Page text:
Ear infections, chronic strep throats, and allergies are the usual complaints that doctors see from their youngest patients. At the otolaryngology (ear-nose-throat) clinic that I work at, we provide clinical intervention ranging from antibiotics to corrective surgery. Following the trend of previous articles regarding hearing loss, we will explore the less common complaint of congenital hearing loss.
Image Source: Jie Zhao
Congenital hearing loss is a type of hearing loss present at birth. Over 50% of all congenital hearing loss cases are based on hereditary (genetic) mutations, with the remainder due to external factors present in the uterus or at the time of birth. These factors may include prenatal infections, illnesses, or toxins consumed by the mother, factors that often result in damage to the hearing nerve akin to noise-induced hearing loss. Hereditary mutations, on the other hand, can be traced to autosomal dominant, autosomal recessive, or sex-linked mutations, which often lead to multisystem diseases that impact multiple organ systems.
The following is a quick explanation of the possible mutations:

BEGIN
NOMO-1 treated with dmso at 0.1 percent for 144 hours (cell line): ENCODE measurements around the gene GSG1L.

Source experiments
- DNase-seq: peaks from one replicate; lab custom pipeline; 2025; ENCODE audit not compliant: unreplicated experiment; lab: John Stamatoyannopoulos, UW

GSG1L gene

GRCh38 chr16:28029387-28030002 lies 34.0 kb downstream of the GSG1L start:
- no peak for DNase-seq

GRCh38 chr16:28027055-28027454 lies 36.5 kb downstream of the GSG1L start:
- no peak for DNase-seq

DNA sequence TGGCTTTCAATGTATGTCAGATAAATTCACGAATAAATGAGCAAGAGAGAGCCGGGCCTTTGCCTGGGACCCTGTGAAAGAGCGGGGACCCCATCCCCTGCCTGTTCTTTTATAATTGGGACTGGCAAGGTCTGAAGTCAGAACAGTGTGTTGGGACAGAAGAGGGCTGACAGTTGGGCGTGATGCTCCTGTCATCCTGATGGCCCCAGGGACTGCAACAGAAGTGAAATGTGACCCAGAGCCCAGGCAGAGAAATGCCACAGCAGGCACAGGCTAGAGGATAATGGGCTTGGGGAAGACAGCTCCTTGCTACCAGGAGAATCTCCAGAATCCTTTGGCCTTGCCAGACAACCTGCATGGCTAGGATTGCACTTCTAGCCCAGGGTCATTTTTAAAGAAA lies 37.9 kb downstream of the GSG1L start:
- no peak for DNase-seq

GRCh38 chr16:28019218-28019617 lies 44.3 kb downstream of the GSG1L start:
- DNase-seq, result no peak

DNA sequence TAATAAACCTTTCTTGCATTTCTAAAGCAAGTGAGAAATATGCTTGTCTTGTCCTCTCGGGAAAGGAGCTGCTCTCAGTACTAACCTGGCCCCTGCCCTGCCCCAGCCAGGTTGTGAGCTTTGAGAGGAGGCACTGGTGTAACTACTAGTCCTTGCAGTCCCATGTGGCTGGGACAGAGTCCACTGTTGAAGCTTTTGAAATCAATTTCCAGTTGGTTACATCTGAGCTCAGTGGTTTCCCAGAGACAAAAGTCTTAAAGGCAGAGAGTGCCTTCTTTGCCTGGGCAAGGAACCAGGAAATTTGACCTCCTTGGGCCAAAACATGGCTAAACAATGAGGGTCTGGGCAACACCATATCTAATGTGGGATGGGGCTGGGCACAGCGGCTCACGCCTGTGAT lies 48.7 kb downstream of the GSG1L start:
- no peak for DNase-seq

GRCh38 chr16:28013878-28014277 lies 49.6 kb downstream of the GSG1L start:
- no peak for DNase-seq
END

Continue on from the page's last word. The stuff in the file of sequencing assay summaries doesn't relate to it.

- Autosomal dominant: One parent (who typically has hearing loss) carries the dominant gene for hearing loss and passes it on to the child. Looking at Mendelian genetics, there is a 50% probability that the child will also have some degree of hearing loss and that probability increases if both parents have the dominant genes. Autosomal dominant congenital hearing loss can be seen in disorders such as the Waardenburg Syndrome.
- Autosomal recessive: Both parents who typically have normal hearing, carry a recessive gene, which can combine to give a 25% change of the child having hearing loss, evidenced in the Usher Syndrome.
- X-linked/sex-linked: The mother carries the recessive trait for hearing loss on the sex chromosome, which, when passed to her offspring, leads to hearing loss only in her male children. Prime examples include Down Syndrome and Alport Syndrome.
Congenital hearing loss is often screened at birth as well as various grades in the American health and school system. Factors, such as the severity of hearing loss, age of child, developmental stage, personality, and desired end goals, all play a role in determining the treatment plan. Due to the complicated nature of congenital hearing loss, treatment teams typically consist of the child’s pediatrician, an ear-nose-throat doctor, a speech-language pathologist, and an audiologist.
Ending on that note, stay tuned next week for a breakdown of treatment options.
Feature Image Source: Justin Chin